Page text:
• In the phrasal adjective star-crossed, cross carries the relatively rare sense to betray or thwart, and star refers to the astrological belief that stars guide people’s destinies. So star-crossed means opposed by fate or destined to misfortune.


    The phrase apparently comes from a line in Shakespeare’s Romeo and Juliet:

    From forth the fatal loins of these two foes,
    A pair of star-cross’d lovers take their life.

    As far as we know, there are no recorded instances of star-crossed from before Shakespeare, so there’s a good chance it’s his coinage.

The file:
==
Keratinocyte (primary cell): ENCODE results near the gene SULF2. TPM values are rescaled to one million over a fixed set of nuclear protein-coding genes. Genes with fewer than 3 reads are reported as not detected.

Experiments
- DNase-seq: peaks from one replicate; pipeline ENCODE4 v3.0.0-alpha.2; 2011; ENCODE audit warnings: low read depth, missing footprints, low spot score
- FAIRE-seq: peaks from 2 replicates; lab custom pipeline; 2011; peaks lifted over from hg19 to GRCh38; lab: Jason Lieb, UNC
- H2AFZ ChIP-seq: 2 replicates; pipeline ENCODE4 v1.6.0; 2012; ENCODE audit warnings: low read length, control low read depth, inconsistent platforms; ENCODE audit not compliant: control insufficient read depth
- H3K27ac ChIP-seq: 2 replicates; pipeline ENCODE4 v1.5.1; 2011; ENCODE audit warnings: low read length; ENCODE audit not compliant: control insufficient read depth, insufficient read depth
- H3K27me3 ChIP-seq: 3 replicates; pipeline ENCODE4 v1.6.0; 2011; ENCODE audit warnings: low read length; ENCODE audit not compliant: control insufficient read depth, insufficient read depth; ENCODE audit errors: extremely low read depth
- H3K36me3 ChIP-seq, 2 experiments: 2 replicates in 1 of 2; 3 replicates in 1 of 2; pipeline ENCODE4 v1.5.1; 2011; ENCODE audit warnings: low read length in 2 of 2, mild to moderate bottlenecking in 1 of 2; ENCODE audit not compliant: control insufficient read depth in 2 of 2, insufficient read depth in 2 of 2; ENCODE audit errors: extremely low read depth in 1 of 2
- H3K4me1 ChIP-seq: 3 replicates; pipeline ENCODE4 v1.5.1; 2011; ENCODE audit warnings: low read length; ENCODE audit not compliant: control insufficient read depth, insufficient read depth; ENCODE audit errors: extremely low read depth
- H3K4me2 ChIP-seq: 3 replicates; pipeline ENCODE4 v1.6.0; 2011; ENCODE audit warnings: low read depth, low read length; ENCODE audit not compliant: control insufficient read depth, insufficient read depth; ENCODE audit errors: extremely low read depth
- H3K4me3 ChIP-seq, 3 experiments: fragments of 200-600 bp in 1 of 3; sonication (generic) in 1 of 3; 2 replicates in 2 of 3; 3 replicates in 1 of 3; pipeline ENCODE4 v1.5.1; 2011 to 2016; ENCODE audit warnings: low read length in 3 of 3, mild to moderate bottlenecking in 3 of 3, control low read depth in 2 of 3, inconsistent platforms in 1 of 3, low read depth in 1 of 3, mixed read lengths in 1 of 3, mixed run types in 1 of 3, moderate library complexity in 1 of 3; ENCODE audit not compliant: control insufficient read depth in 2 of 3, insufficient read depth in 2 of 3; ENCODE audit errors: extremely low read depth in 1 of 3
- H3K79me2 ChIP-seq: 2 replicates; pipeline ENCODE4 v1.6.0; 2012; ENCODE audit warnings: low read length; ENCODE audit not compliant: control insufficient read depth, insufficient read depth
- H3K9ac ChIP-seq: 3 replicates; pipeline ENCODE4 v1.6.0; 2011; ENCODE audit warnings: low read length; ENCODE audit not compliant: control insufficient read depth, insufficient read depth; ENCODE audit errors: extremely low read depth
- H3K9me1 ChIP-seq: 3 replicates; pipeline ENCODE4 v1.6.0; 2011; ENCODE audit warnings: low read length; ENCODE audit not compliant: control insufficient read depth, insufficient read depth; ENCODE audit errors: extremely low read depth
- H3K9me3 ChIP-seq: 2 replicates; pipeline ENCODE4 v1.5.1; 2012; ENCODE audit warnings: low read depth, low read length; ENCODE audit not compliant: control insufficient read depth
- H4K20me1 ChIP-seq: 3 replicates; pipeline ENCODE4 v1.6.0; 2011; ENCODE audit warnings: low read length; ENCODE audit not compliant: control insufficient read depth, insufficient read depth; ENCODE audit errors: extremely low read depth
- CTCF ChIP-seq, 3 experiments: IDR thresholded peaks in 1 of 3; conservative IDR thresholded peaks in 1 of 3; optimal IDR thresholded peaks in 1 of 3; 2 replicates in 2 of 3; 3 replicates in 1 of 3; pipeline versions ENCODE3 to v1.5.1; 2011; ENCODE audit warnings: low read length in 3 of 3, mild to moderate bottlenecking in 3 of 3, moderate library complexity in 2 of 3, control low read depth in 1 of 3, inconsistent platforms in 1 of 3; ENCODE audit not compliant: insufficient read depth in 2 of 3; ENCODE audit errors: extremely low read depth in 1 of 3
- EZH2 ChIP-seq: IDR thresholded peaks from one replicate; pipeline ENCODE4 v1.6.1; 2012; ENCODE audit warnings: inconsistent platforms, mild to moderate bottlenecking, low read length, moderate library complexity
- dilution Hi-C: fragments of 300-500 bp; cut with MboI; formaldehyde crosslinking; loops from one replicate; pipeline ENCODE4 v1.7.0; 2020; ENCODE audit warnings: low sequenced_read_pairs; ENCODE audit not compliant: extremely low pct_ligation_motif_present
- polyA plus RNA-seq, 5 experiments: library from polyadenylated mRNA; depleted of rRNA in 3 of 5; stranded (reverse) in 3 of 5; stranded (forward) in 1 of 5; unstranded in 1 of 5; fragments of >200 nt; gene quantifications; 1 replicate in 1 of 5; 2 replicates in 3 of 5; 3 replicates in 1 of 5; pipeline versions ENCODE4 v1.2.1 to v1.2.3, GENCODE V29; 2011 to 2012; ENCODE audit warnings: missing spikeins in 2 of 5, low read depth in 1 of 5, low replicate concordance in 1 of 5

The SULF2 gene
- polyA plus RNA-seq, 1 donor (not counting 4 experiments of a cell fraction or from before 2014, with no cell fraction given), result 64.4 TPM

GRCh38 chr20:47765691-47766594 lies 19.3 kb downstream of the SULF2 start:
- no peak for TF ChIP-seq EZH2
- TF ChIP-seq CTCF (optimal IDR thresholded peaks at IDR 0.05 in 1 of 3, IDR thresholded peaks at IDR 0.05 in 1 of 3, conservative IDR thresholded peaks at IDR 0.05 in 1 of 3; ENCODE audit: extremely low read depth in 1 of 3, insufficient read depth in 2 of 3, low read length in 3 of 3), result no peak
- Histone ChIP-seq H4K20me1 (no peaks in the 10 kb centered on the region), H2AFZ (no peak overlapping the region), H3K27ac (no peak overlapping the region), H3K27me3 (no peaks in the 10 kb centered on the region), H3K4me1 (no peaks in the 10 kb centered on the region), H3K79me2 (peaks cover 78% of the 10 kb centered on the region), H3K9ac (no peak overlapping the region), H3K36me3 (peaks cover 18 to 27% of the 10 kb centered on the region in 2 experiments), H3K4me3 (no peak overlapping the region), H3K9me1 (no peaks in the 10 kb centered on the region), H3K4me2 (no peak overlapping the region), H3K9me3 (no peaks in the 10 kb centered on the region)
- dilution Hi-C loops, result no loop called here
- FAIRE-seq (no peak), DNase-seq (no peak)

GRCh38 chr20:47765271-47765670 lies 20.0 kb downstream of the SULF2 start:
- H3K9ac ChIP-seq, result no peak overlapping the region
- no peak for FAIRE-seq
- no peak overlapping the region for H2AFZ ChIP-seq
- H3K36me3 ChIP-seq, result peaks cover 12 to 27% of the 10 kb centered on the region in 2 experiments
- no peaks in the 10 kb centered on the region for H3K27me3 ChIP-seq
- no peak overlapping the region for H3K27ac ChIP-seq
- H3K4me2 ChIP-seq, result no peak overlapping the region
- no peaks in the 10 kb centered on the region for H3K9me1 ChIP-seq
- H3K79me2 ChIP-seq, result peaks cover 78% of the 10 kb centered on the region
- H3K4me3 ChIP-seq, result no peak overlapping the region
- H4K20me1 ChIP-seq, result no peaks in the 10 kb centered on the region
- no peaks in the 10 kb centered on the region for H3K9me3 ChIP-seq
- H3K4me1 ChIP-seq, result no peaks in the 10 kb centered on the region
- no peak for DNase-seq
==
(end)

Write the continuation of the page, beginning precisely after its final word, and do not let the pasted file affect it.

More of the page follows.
In modern usage, star-crossed lovers is a common phrase—for example:

    According to Love, that story is not going to be the tumultuous, star-crossed relationship between Kurt and Courtney. [Guardian]

    It’s a story of star-crossed lovers, who are kept apart by their friends and family, but will do whatever it takes to be together. [ABC15]

    But star-crossed also appears, without lovers, as a synonym of ill-fated or beleaguered—for example:

    For the first time in the franchise’s star-crossed history, the Saints (2-1) have opened the season by scoring 30 or more points in each game. [USA Today]

    As one would expect love begins to blossom, but complications inevitably ensue for the star-crossed couple. [Stark Insider]

    That star-crossed Southern man never really found his rightful place in the musical landscape before dying semi-young. [The Morton Report]


    1. It says “A pair… take their life.” Is this grammatically correct?

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